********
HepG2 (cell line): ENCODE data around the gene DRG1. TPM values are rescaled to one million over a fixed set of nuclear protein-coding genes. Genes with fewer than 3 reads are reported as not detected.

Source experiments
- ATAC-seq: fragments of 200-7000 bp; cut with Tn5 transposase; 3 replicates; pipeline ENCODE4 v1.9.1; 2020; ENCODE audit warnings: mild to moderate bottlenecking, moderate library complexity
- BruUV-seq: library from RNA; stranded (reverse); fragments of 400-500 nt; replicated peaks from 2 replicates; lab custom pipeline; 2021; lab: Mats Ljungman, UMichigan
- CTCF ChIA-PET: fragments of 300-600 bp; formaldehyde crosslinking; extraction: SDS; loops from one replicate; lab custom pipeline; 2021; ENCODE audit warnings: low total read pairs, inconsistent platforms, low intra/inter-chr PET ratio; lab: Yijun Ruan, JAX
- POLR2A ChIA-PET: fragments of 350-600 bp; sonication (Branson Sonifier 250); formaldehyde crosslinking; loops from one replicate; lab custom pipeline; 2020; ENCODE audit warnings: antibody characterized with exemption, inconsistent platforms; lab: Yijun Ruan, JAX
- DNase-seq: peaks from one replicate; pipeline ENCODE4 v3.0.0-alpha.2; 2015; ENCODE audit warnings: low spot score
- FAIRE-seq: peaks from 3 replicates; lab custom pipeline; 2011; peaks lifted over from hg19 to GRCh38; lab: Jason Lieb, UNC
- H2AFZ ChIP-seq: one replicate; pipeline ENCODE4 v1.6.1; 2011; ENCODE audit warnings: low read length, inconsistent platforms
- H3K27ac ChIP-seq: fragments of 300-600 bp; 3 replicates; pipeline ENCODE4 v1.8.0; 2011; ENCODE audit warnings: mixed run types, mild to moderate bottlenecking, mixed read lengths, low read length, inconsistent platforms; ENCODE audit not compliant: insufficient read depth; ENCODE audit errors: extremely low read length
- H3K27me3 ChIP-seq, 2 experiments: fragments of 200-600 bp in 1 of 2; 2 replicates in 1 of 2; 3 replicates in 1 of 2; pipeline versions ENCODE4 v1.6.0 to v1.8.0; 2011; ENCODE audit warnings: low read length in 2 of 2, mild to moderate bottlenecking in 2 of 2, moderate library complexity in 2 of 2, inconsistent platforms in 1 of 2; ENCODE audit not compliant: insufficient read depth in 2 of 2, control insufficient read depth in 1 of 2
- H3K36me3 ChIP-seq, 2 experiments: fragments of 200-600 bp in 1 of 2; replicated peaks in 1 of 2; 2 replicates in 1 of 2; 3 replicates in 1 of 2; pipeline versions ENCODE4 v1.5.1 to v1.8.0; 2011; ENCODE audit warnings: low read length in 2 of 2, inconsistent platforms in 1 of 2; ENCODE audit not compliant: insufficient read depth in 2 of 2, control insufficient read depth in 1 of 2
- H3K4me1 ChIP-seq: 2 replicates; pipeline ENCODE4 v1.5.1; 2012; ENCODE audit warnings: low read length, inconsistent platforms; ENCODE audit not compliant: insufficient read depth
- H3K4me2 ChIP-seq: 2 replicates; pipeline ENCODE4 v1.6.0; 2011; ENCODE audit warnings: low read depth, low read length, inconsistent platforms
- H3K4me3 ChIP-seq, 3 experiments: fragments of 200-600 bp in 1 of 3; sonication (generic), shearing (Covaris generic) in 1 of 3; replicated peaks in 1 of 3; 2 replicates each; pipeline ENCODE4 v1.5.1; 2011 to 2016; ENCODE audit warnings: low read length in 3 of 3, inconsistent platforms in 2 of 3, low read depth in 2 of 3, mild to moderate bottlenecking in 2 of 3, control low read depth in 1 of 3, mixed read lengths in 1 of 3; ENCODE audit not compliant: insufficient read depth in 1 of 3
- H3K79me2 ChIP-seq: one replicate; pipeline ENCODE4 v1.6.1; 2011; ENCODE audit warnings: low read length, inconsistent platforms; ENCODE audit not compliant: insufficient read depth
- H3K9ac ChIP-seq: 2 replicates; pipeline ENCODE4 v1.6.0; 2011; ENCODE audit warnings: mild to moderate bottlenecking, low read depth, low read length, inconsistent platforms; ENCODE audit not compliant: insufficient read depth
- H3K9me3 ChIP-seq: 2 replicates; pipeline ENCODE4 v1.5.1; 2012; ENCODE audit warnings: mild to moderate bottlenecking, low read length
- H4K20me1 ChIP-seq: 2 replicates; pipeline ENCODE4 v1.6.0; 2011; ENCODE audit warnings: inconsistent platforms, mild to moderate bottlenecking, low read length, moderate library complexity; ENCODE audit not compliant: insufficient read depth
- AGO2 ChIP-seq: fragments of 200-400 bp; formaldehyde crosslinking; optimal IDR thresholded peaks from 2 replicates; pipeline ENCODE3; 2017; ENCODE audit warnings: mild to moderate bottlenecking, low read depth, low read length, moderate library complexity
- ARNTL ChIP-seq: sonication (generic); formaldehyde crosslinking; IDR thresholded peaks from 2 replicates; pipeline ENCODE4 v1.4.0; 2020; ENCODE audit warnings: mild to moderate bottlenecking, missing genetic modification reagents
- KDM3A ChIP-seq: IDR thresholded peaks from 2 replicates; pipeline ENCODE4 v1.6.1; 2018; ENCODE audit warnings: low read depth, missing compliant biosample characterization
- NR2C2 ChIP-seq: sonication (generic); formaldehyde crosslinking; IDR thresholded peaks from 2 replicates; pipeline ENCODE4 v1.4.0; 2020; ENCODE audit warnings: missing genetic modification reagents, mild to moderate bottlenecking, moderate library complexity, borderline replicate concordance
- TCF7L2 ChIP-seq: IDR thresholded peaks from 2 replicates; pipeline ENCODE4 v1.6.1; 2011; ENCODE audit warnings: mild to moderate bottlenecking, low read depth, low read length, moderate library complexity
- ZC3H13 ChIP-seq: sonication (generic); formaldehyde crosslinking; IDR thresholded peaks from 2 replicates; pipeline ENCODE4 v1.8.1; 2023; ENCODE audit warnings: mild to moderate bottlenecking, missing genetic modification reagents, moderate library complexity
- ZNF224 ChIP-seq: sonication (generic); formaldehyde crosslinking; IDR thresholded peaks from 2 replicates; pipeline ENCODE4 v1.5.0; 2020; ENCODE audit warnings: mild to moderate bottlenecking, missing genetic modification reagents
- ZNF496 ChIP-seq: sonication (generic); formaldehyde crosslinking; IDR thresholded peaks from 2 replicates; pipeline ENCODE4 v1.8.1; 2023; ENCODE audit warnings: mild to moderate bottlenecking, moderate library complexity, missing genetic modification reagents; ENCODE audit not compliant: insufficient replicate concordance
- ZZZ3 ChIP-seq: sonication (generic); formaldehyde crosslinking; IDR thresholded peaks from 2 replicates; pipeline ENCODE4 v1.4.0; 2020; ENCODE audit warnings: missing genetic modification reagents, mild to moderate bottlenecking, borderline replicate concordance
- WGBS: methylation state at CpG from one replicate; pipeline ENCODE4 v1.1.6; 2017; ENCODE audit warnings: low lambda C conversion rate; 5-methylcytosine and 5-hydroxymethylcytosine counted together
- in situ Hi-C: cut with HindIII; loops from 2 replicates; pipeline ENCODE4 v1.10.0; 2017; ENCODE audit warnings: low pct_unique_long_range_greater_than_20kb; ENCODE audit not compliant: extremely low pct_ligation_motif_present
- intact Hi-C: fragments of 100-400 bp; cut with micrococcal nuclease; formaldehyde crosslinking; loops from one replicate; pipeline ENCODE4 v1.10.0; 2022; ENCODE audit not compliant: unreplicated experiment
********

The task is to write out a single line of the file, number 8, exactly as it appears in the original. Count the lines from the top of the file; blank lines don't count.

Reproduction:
- FAIRE-seq: peaks from 3 replicates; lab custom pipeline; 2011; peaks lifted over from hg19 to GRCh38; lab: Jason Lieb, UNC